A JAYHAWK WHIRLWIND TURNED KEMPER INTO OZ

“Kansas, she said, is the name of the star . . . ” The Munchkins

KANSAS CITY, Mo. — OK, Dorothy. You said it. There’s no place like home. Only the NCAA tournament isn’t supposed to be anyone’s backyard barbecue. Neutral courts, remember? Ha. You wouldn’t have known it here Sunday. This place, this Kemper Arena — only 37 miles from the Kansas campus — was crimson and blue pandemonium, 99.6 percent Jayhawk. It was as if Kansas did the catering, the invitations, the benedictions, the music, the cheering, the noise — oh, yes, the noise — and of course, the result. Jayhawks win, 75-67.

It’s their party, and N.C. State can cry if it wants to. “We go all this way in post-season play and all of a sudden, we’re playing an away game,” said Wolfpack coach Jim Valvano. “There’s 17,000 people screaming for the home team. It hurt our kids. I’m not saying it was the whole game. But I wish we were playing on neutral courts.”

Well, you can always wish. It worked for the tin man and the scarecrow. But there was nothing in the wizard’s black bag for Chris Washburn and the N.C. State company Sunday. And so here is how it is:

The Wolfpack is gone, out of it, and so are Valvano and his David Brenner imitation, which is pretty good, especially the nose.

And Kansas, mighty Kansas — get ready to bark, Toto — is going to the Final Four for the first time in 12 years. OK, dog. Ruff. Noise bothered the Wolfpack

Of course, it’s no big surprise. Kansas was ranked No. 2 in the country. The Jayhawks were supposed to win it all in this regional. And for any Michigan State fans still smarting from Friday’s overtime defeat, there may even be a morsel of satisfaction here: After all, the Jayhawks had an easier time against the Wolfpack than against the Spartans.

Credit the noise — which seemed to rattle a very young Wolfpack team in the final minutes — but credit mostly Danny Manning and Greg Dreiling, Mr. Digs and Mr. Bigs.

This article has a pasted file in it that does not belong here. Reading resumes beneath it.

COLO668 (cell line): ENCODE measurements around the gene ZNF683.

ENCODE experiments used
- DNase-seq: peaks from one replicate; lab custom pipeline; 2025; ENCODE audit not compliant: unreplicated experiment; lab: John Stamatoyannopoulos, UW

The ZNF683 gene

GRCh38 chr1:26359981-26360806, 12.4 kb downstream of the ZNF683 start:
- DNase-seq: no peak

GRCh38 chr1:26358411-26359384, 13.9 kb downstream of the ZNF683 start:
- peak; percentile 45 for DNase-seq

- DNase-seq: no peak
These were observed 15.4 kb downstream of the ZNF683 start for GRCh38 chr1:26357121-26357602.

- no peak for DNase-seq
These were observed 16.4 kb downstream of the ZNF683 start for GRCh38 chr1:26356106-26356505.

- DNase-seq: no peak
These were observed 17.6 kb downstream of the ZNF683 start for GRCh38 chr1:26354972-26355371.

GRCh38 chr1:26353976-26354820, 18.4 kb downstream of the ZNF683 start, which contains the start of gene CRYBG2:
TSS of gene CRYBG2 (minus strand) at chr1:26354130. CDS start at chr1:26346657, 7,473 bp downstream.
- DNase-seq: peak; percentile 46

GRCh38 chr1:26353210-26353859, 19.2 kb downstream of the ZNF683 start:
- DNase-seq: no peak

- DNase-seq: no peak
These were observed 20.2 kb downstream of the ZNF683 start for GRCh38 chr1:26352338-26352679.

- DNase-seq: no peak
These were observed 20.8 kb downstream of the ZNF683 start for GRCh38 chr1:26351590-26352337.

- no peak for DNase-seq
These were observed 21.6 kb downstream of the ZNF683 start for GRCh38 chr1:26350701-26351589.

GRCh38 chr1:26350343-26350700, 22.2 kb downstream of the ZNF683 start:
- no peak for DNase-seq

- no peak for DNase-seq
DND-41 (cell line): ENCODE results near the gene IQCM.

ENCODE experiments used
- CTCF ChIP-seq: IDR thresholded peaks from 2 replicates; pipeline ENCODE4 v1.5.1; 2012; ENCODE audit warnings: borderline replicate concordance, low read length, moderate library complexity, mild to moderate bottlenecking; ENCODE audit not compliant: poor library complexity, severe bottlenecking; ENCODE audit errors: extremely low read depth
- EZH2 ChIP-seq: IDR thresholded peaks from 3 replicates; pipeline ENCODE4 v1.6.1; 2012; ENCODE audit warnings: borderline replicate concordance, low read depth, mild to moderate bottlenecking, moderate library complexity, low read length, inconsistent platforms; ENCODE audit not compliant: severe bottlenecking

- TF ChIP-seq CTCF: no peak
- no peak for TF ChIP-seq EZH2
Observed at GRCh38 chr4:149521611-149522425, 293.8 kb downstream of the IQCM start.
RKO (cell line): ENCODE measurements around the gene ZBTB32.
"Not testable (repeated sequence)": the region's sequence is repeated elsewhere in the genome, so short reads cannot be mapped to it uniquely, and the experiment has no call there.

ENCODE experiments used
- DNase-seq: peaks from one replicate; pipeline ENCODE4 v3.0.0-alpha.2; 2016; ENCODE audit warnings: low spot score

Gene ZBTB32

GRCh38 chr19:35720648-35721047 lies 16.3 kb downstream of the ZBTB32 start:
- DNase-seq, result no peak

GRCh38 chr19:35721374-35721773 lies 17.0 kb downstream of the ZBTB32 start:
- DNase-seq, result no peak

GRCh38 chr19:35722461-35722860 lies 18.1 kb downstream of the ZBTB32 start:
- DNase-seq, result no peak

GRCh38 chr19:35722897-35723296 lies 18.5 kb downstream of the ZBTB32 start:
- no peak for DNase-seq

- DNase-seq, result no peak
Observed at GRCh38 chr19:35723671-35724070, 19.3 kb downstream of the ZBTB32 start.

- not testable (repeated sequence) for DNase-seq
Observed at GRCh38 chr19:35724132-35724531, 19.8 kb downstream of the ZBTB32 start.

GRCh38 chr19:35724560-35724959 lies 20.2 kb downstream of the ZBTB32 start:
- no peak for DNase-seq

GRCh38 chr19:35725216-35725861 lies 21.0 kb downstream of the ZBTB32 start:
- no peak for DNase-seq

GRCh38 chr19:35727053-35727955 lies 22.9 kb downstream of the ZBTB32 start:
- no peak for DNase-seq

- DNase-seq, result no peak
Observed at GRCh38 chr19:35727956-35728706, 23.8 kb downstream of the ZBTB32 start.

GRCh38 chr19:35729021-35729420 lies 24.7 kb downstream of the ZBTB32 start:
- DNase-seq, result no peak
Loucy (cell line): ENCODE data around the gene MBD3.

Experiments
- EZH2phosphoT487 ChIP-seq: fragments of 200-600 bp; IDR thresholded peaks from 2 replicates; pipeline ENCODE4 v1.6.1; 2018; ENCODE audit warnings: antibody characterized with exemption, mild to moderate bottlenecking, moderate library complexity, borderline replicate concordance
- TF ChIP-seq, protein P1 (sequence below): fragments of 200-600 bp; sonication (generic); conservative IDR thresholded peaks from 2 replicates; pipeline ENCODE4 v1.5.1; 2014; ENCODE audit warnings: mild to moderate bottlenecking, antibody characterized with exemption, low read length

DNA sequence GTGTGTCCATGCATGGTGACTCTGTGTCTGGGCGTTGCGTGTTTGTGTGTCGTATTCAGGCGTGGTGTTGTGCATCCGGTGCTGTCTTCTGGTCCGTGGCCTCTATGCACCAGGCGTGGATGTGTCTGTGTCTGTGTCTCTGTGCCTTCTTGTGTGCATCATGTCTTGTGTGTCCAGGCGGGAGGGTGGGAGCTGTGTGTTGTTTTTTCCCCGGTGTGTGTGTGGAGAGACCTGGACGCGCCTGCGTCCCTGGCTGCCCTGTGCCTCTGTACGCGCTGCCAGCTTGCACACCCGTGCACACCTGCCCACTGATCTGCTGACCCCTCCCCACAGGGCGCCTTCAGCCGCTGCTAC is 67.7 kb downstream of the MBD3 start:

They were like two legs of a relay team in the second half Sunday. Manning scored 10 straight Kansas points to turn a 57-52 Kansas deficit into a 62-58 lead. He then passed the baton to Dreiling, who scored the Jayhawks’ next nine to make it 71-63, and ensure us that the state which boasts Topeka, Wichita, and the world’s largest ground squirrel — you can look this up if you want to
— would be represented in the Big One of college basketball.

Manning, the 6-foot-11 sophomore, hit a jumper, a lay-up, a follow shot, a baseline jumper and another follow shot in the best five minutes by anyone here this weekend. And Dreiling, 7- feet-1, followed with his version of “I Gotta Be Me” — slow, awkward, but very tall.

Kansas hasn’t gone farther than a subregional in the last four years. Which may be why the Jayhawk faithful was so deafening Sunday, thundering their feet against the concrete floor and screaming as if this year’s wheat crop depended on it.

Dominating? I heard about 27 Wolfpack fans — total. They were allowed to cheer during commercial breaks. A home away from home

The NCAA is supposed to avoid such lopsidedness. It’s hard enough to win in this Russian roulette tournament without the house coming down on you. But there are so many teams and just so many arenas. “We were the No. 1 seed in the Midwest,” said KU coach Larry Brown. “Where else were they going to send us?”

The powers that be don’t consider Kemper Arena a home court for the Jayhawks — because it’s at least a rush-hour drive away — but KU played five games here this season before this tournament. Won all of them, too.

What are you gonna do? “There were 17,000 people chanting ‘Rock Chalk Jayhawks!’ ” said Valvano. “I don’t know what the hell that means.”

Neither does anyone else, although Teddy Roosevelt once called it “the greatest college chant I’ve ever heard.” And Teddy knew his hoops.

But OK. Could be worse. These Kansas fans, as college fans go, are loud, but not rude. Actually, I don’t think I’ve seen so much clean-cut since our last Up With People concert.

And now Kansas goes to Dallas this weekend, to play against Duke, then perhaps either Louisville or Louisiana State — the other lucky members of college basketball’s most exclusive quartet.

Does Kansas have a chance? Well, I figure there are two ways they could win it. Manning, Dreiling, and Calvin Thompson could play out of their heads. That’s one way.

Or the Jayhawks could get some ruby slippers, click their heels together three times, and say . . .

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